Ameriquest Understands

I won’t comment on how these commercials impact the Ameriquest brand; they’re several years old and require a lot more context to fully appreciate. But it’s clear that these would have been really fun for the ad agency to produce, and they do a good job of providing entertainment in exchange for the commercial message.

Vivident Gets a Little Weird

While advertisers like Skittles have employed the method (successfully) for years, I think Old Spice kicked off a fad amongst ad agency creatives: they all seem to love the idea of the bizarre storyline in their ads. The worst offender, I think, is Dairy Queen, who doesn’t seem to understand the how or why of this method of storytelling, but instead comes off like a 4 year old kid try to tell a dirty joke they don’t quite get.

Vivident does a good job of tying the concept back into their brand promise to make the whole effort worthwhile.

H2Oh! Tells a Great Story

Terry O’Reilly talks often about the implicit agreement that exists in advertising: viewing an ad is payment for entertainment. Put another way, advertisers are responsible for entertaining the audience they advertise to.

H2Oh! shows that they understand this reciprocation in this ad. This is the kind of work that the audience will actively seeks out. It’s unfortunate that we rarely see this much effort put into entertainment outside of the Superbowl.

One last thought: notice that you’re not hit over the head with the product placement. The soda makes subtle appearances throughout the spot, and each one feels natural.

Open 9 Days a Week

I am forever fascinated with the subtle (and not-so-subtle) ways that brands use to strike the right tone in their communications. I love seeing little bits of whimsy in what can otherwise be a sterile landscape. Surprise and delight, I often say, are some of the key elements for building a memorable experience and eliciting passion from your audience.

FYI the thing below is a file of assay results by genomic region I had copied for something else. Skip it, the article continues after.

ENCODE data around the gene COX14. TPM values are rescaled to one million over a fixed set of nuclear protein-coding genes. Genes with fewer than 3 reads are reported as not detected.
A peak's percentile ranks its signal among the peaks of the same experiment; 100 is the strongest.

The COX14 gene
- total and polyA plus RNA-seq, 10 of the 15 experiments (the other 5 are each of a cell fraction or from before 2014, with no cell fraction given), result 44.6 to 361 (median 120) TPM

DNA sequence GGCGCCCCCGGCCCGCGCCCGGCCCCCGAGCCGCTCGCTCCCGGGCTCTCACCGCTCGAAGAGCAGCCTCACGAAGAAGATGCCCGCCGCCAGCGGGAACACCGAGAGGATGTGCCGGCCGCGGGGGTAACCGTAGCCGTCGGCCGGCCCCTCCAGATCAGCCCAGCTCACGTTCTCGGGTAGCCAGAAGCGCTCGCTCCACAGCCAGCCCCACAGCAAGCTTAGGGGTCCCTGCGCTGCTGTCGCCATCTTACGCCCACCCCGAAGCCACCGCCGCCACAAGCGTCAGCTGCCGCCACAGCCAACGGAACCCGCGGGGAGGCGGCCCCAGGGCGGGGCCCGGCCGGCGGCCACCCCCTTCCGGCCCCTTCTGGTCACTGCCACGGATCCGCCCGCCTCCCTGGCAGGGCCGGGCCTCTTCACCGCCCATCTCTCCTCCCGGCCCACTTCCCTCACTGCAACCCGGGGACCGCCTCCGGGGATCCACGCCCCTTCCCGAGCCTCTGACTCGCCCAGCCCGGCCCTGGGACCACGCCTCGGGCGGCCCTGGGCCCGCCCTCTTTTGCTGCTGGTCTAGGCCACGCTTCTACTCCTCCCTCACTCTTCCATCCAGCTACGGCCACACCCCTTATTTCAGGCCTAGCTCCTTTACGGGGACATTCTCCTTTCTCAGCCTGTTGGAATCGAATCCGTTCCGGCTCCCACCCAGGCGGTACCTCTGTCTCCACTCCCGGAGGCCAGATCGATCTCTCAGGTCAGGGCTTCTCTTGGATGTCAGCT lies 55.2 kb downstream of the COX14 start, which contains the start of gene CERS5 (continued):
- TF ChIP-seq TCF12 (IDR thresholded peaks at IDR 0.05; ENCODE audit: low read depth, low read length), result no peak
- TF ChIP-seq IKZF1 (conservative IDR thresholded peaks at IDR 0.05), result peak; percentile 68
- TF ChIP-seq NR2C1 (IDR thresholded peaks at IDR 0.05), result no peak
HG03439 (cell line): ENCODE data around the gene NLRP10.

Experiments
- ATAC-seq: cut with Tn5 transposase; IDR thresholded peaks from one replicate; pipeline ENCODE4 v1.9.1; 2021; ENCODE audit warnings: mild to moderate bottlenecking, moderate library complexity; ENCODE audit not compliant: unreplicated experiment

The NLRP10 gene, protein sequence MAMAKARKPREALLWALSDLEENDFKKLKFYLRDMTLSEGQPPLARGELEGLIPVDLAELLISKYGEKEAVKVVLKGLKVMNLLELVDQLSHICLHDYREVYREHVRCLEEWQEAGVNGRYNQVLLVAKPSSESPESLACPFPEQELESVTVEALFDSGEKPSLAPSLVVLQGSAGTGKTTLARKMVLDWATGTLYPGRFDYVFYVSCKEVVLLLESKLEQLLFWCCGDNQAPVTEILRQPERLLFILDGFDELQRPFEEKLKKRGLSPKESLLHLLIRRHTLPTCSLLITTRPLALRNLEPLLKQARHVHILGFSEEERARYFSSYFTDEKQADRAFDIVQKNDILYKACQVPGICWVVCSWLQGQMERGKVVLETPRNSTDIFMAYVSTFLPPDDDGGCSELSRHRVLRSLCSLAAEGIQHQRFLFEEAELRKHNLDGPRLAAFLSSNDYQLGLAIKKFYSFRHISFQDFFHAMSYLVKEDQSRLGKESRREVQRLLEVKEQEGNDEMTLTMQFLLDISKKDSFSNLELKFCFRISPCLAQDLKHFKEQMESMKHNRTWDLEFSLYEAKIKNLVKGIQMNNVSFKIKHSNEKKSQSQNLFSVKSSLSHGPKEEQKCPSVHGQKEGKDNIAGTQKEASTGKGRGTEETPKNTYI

Well, I don’t love it

I’ve had to present creative concepts before. While it can be the most rewarding part of the project, often the experience is completely deflating. That’s why I was so taken with this article in The Province that recounts the moment Nike executives got their first look at the now-iconic logo.

When the Nike pioneers caught their first glimpse of the black, curvy checkmark, the graphic designer who created it waited patiently for a reaction.

Nothing. Then, “What else you got?”

Carolyn Davidson, pushing back disappointment that spring day in 1971, pressed on. One by one, she presented a handful of sketches. But ultimately the three men circled back to the checkmark, her favourite.

“Well, I don’t love it,” Phil Knight said at the time, “but maybe it will grow on me.”

Pepsi Mega Jug for Diabetes

I believe this came from KFC. I think about all of the people who worked on this endeavour: the person who came up with the idea, the designer who laid out the artwork, the sign maker/printer who created it, and the people who installed it. I think about them and wonder: Was the irony of selling massive servings of sugar-water to raise money for diabetes research lost on any of them?

Sometimes, People Will Believe Anything

This picture—which is a hoax—has been making the rounds on Twitter lately. Brandchannel has a great write-up on this situation. Aside from the content itself being ridiculous (At the very least, why would McDonald’s alienate a large segment of the audience like that?), the phone number shown at the bottom is for the KFC headquarters.

What I find interesting about this is why people take it seriously. The main reason is that we tend to suspend disbelief when we see things like this online. We assume that someone, somewhere, has taken the time to verify this. We assume that because it exists, it must be true.

The other reason this works is that it looks legitimate:

  • The typeface looks correct.
  • Everything is lined up properly (with nothing centre-aligned).
  • The language sounds like it came out of a head office.

In fact, the only visual clues that suggest that this isn’t legit are the masking tape sloppily tacking the sign up and the odd margins (especially on the right side of the sign).

I’ve found that you don’t have to be a designer or a marketer to be pretty savvy about what looks like legitimate communication. People are very good at sensing when things just don’t look right, at least at a very low level. This is why the email scams are appearing more and more “legitimate” nowadays. It is also why it’s so important for your collateral to be designed to reflect your brand’s promise: your audience can sense when your materials don’t reflect your message.